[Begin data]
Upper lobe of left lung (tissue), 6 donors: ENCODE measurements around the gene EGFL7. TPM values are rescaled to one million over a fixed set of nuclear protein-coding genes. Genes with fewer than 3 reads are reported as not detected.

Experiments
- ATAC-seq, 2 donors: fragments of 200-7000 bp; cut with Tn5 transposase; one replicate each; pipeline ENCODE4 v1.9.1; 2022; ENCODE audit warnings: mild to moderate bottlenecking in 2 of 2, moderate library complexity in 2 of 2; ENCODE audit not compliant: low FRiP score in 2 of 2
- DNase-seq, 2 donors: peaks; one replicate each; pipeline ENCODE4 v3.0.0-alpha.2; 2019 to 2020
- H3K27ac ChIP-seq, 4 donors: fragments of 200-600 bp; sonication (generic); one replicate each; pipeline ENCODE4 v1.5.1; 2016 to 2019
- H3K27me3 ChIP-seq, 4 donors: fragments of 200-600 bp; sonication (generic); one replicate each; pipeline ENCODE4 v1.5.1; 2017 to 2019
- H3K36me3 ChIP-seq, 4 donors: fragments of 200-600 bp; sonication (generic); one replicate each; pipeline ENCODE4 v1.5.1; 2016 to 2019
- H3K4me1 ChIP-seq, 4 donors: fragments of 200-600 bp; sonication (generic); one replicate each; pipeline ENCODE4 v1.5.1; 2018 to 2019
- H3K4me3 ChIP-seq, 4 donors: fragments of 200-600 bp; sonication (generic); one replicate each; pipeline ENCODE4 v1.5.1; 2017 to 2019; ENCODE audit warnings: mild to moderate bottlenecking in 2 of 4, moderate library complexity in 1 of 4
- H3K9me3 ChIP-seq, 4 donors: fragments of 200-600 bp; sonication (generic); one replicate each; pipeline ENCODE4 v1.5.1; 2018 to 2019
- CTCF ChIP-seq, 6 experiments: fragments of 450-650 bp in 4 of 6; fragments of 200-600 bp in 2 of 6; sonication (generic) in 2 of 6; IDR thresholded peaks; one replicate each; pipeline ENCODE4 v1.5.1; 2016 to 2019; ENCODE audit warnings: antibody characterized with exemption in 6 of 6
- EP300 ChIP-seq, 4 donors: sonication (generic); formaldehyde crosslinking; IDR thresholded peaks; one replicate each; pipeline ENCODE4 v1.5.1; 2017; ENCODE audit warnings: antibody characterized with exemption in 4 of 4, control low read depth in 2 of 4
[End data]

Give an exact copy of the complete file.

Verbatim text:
Upper lobe of left lung (tissue), 6 donors: ENCODE measurements around the gene EGFL7. TPM values are rescaled to one million over a fixed set of nuclear protein-coding genes. Genes with fewer than 3 reads are reported as not detected.

Experiments
- ATAC-seq, 2 donors: fragments of 200-7000 bp; cut with Tn5 transposase; one replicate each; pipeline ENCODE4 v1.9.1; 2022; ENCODE audit warnings: mild to moderate bottlenecking in 2 of 2, moderate library complexity in 2 of 2; ENCODE audit not compliant: low FRiP score in 2 of 2
- DNase-seq, 2 donors: peaks; one replicate each; pipeline ENCODE4 v3.0.0-alpha.2; 2019 to 2020
- H3K27ac ChIP-seq, 4 donors: fragments of 200-600 bp; sonication (generic); one replicate each; pipeline ENCODE4 v1.5.1; 2016 to 2019
- H3K27me3 ChIP-seq, 4 donors: fragments of 200-600 bp; sonication (generic); one replicate each; pipeline ENCODE4 v1.5.1; 2017 to 2019
- H3K36me3 ChIP-seq, 4 donors: fragments of 200-600 bp; sonication (generic); one replicate each; pipeline ENCODE4 v1.5.1; 2016 to 2019
- H3K4me1 ChIP-seq, 4 donors: fragments of 200-600 bp; sonication (generic); one replicate each; pipeline ENCODE4 v1.5.1; 2018 to 2019
- H3K4me3 ChIP-seq, 4 donors: fragments of 200-600 bp; sonication (generic); one replicate each; pipeline ENCODE4 v1.5.1; 2017 to 2019; ENCODE audit warnings: mild to moderate bottlenecking in 2 of 4, moderate library complexity in 1 of 4
- H3K9me3 ChIP-seq, 4 donors: fragments of 200-600 bp; sonication (generic); one replicate each; pipeline ENCODE4 v1.5.1; 2018 to 2019
- CTCF ChIP-seq, 6 experiments: fragments of 450-650 bp in 4 of 6; fragments of 200-600 bp in 2 of 6; sonication (generic) in 2 of 6; IDR thresholded peaks; one replicate each; pipeline ENCODE4 v1.5.1; 2016 to 2019; ENCODE audit warnings: antibody characterized with exemption in 6 of 6
- EP300 ChIP-seq, 4 donors: sonication (generic); formaldehyde crosslinking; IDR thresholded peaks; one replicate each; pipeline ENCODE4 v1.5.1; 2017; ENCODE audit warnings: antibody characterized with exemption in 4 of 4, control low read depth in 2 of 4